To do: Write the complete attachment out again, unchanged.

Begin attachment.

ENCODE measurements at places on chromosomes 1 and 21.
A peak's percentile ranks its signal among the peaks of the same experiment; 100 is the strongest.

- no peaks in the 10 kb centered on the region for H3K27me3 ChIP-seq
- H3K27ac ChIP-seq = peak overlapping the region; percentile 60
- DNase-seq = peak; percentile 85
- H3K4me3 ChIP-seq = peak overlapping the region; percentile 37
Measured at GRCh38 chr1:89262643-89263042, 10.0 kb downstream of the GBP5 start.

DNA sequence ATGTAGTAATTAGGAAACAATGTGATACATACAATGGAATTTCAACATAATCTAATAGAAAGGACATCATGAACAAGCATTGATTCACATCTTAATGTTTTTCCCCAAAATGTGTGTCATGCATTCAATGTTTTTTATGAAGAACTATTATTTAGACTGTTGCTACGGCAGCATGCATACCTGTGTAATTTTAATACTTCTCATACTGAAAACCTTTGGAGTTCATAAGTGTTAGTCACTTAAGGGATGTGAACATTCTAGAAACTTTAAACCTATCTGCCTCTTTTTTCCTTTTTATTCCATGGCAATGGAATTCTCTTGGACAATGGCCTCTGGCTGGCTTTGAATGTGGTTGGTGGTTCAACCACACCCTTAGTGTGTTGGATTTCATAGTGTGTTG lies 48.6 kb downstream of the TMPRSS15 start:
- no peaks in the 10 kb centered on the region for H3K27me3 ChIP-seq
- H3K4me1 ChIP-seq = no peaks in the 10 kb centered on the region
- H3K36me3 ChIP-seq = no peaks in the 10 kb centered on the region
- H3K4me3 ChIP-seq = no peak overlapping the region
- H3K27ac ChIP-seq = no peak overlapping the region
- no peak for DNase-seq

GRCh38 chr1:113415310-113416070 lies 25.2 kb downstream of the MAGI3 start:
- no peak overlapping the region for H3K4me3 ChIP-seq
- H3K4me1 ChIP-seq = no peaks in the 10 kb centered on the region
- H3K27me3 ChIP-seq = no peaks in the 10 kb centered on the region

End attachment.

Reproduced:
ENCODE measurements at places on chromosomes 1 and 21.
A peak's percentile ranks its signal among the peaks of the same experiment; 100 is the strongest.

- no peaks in the 10 kb centered on the region for H3K27me3 ChIP-seq
- H3K27ac ChIP-seq = peak overlapping the region; percentile 60
- DNase-seq = peak; percentile 85
- H3K4me3 ChIP-seq = peak overlapping the region; percentile 37
Measured at GRCh38 chr1:89262643-89263042, 10.0 kb downstream of the GBP5 start.

DNA sequence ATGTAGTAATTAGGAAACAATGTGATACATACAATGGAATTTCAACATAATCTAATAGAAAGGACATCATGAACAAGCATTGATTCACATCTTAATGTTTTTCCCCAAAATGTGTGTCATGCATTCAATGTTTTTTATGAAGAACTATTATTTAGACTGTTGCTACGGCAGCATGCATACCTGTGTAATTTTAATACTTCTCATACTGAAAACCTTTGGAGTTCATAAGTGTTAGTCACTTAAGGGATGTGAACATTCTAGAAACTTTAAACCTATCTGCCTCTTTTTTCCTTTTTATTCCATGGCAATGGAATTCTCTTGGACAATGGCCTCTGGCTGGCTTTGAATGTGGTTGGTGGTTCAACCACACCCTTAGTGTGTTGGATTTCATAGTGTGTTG lies 48.6 kb downstream of the TMPRSS15 start:
- no peaks in the 10 kb centered on the region for H3K27me3 ChIP-seq
- H3K4me1 ChIP-seq = no peaks in the 10 kb centered on the region
- H3K36me3 ChIP-seq = no peaks in the 10 kb centered on the region
- H3K4me3 ChIP-seq = no peak overlapping the region
- H3K27ac ChIP-seq = no peak overlapping the region
- no peak for DNase-seq

GRCh38 chr1:113415310-113416070 lies 25.2 kb downstream of the MAGI3 start:
- no peak overlapping the region for H3K4me3 ChIP-seq
- H3K4me1 ChIP-seq = no peaks in the 10 kb centered on the region
- H3K27me3 ChIP-seq = no peaks in the 10 kb centered on the region